Bases:

  • Baking Soda aka Sodium Bicarbonate
  • Baker’s Ammonia aka Ammonium Carbonate (smells bad in moisture-rich recipes, NOT to be confused with poisonous household ammonia!!!)
  • Pearl Ash aka Potassium Carbonate (very bitter, so use it only in spiced recipes like gingerbread)
  • Potassium Bicarbonate (1:1 for baking soda)

Acids: The amount of pH will affect how much you’ll need to react with your base.

  • Vinegar (White, Rice, Apple Cider, Wine, etc)
  • Citrus Juice, or Citric Acid
  • Buttermilk or Sour Milk
  • Yogurt
  • Molasses
  • Golden Syrup (aka Treacle)
  • Cream of Tartar

You could also add the leavening power of CO2 in other ways, too, including using yeast, carbonated water (or straight soda pop), whipped egg whites (if not allergic), whipped chickpea water (Take a can of chickpeas, remove chickpeas. Use like egg whites!), or chilled and whipped agar and water.

Step 4) What is making this recipe stick together? You might try using something else that’s sticky instead. Eggs can do this, but so can water + starch, pectin, gelatin, agar, ground flax, ground chia, puréed fruit or vegetables, rice, bread crumbs, or quick oats.

Step 5) Is there flour in the recipe? I used to use this recipe for all purpose GF flour: 1 cup corn starch, 1 cup potato starch, 1 cup rice flour, ½ cup tapioca starch, ½ cup corn flour, 4 tsp xantham gum (less if you’re making breads). You can usually play around with a mix of flours and starches to mimic the gluten found in wheat flour:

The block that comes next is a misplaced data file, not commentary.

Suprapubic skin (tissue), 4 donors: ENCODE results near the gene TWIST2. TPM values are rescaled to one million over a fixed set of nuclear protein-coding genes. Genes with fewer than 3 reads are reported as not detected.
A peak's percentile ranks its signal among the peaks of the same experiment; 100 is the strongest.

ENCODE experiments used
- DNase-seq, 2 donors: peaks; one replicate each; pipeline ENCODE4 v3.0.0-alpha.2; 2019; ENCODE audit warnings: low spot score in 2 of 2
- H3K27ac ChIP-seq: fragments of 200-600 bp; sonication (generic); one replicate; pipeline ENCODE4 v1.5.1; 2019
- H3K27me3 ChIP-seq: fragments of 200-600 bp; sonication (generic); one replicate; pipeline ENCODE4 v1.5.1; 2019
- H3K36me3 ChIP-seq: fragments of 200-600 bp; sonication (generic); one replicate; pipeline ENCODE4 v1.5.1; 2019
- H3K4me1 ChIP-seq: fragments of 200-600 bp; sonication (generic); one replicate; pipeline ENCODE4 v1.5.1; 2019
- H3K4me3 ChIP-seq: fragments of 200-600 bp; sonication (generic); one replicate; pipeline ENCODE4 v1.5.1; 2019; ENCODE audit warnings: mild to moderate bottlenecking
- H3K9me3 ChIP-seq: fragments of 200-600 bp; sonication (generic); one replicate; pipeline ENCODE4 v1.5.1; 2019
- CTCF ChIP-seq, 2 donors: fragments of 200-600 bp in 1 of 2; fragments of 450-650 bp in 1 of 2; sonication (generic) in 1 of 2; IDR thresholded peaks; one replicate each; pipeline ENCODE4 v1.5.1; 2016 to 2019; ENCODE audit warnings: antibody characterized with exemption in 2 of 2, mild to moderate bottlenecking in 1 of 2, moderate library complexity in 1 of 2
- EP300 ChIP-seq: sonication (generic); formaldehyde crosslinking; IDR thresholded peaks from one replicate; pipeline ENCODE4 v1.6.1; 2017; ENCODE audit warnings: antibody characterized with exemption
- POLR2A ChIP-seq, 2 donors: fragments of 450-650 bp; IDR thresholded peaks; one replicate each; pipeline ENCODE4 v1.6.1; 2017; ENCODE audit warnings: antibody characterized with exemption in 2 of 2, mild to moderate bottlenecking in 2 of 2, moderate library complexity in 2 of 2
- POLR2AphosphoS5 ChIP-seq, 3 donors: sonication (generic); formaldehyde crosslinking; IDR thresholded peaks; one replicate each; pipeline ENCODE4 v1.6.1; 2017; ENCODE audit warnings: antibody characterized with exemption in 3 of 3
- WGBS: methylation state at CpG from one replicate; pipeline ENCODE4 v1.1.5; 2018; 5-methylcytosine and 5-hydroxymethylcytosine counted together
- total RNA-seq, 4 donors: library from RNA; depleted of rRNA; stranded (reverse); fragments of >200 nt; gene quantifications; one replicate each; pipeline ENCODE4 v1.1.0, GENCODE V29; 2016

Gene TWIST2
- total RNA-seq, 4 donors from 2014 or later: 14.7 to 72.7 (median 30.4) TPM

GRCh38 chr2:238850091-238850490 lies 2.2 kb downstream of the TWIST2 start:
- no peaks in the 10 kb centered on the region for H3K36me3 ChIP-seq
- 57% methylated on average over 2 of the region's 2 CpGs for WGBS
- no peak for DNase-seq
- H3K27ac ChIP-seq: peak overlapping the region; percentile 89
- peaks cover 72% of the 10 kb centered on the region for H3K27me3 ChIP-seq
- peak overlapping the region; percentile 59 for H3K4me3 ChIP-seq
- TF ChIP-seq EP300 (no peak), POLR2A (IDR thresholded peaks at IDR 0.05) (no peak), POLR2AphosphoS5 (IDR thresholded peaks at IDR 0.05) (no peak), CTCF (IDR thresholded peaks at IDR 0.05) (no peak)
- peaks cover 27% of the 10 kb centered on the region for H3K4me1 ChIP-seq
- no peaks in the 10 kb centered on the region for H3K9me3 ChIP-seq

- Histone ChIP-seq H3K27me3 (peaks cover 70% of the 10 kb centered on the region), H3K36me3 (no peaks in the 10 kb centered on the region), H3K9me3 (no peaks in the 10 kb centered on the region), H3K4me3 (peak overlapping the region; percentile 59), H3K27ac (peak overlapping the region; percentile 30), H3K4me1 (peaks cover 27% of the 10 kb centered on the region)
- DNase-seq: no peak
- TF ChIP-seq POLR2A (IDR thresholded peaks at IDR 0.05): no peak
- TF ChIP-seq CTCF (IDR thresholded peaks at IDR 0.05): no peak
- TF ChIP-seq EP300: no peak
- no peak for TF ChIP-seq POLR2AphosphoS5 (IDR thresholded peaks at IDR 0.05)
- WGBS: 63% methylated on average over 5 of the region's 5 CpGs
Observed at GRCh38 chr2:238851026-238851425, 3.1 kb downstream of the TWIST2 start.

• Rice (Very grainy texture. Use a blend of different types of rice, or soak it)
  • Oat
  • Quinoa
  • Almond, or other ground nut flours
  • Chickpea, or other bean flours
  • Seed flours, like ground chia or millet
  • Arrowroot
  • Corn
  • Potato
  • Soy
  • Coconut
  • Tapioca (starch)

Step 6) Is this recipe using an emulsifier? These blend things that would not normally mix, like oil and vinegar. Eggs do this, but so will some ground seeds like flax or chia!